Do a listing optimization audit yourself and be sure that your listing is as good as it can be before you start sending valuable traffic.
Pick a channel
Once your listing is ready to receive traffic, figure out how you’re going to do it. There are countless ways you can drive external traffic, but not all are suitable or the same level of effectiveness.
Facebook Ads are the best source of traffic for most sellers. Facebook has a huge user base for you to get in front of – no matter your target market, there’s a good chance you’ll be able to find them on Facebook.
Facebook also gives you very powerful targeting tools, which help you get your ads in front of the right people, faster. Few other platforms are as good for targeting as Facebook is.
Add in their Messenger platform, which is coming up as a popular way for sellers to engage with potential customers and launch products, and Facebook is quite clearly the go-to traffic platform for 99% of sellers.
Probably the most important part of a traffic campaign is targeting. If you put ads in front of the type of people who aren’t interested in your product, you’ll just waste a lot of money. Getting the right audience targeting is easier said than done, though.
You’ll have the best results with a starting point like customer emails or Facebook Pixel data. You can use this to build lookalike audiences, which are audiences based on Facebook profiles similar to the original audience (your email list for example). This works great because you’re targeting similar people to those who you already know are interested in what you have to sell.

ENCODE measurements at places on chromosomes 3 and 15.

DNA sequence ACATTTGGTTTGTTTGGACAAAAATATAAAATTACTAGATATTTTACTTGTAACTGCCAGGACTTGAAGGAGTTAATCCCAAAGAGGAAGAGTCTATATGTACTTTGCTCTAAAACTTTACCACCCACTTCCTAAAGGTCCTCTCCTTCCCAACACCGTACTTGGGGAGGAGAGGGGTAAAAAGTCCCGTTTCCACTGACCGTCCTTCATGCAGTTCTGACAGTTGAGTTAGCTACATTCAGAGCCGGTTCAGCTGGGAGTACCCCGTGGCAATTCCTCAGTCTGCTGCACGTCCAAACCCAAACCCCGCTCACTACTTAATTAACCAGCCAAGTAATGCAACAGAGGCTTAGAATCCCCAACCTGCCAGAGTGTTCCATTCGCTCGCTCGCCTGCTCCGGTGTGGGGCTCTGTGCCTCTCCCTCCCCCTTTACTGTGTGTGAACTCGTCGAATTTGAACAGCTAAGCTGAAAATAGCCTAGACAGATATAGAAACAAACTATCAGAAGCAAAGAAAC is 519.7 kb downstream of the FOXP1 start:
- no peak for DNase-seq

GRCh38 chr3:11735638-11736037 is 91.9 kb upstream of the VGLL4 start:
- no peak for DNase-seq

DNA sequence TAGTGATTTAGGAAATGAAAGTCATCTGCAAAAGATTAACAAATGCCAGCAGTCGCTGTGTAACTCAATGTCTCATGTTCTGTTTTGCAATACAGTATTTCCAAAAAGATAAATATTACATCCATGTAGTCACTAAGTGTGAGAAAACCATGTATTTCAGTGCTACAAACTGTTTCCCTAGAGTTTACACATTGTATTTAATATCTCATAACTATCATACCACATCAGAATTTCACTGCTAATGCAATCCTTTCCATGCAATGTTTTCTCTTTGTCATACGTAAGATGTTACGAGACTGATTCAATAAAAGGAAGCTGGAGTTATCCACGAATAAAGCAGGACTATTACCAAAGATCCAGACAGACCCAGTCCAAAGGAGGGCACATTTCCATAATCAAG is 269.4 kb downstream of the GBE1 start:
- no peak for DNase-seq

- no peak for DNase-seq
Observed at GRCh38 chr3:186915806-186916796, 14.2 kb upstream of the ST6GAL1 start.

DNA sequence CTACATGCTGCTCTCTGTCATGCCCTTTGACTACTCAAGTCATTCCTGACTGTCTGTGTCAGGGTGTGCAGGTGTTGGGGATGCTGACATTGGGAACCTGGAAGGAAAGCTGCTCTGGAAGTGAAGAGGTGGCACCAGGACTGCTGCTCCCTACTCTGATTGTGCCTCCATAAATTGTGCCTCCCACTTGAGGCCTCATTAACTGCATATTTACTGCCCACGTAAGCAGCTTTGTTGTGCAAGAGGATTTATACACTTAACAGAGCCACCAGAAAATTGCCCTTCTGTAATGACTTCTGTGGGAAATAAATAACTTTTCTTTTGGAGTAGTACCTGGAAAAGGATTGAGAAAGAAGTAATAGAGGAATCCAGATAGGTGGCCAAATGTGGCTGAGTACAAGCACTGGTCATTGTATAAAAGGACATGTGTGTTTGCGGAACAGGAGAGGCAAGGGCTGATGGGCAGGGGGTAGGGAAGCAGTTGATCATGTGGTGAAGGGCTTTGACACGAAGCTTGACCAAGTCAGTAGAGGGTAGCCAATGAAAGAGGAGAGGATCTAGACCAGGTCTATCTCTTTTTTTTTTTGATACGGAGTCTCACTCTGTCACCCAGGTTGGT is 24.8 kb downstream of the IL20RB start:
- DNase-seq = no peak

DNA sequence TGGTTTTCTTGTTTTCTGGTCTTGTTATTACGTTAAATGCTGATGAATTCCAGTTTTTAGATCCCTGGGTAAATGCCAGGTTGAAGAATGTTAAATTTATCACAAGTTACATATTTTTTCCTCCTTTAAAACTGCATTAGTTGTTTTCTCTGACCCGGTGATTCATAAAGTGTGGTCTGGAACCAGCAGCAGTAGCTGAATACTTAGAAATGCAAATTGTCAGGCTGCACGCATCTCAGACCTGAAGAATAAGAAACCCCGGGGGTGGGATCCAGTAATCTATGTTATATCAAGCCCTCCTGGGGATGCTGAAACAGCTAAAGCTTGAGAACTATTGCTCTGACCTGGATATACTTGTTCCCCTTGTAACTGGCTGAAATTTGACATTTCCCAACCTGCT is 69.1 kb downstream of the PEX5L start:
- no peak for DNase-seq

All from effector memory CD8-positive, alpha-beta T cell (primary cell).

Without the above assets, you can still build a lookalike audience if you have a history of sales on Amazon. You can download your sales reports from Amazon, and as long as you’re able to get information like buyers’ names and location, this can be uploaded to Facebook to build audiences.
Something solid like an email list or past sales data gives you a big head start on audience building compared to cold audiences, and can rapidly decrease the time and money you’ll spend when starting out.
Define your goals
One important part that a lot of people get wrong when driving external traffic is they don’t have a clear goal in mind. If you’re driving traffic just to drive traffic, your campaigns are likely to be too broad, with no focus.
Think about what you want to achieve. Do you want to generate sales and launch a new product? If so, put together a strategy to get a lot of people through your funnel, with a clear incentive to go on to Amazon and buy (like a discount code of 50-75% off).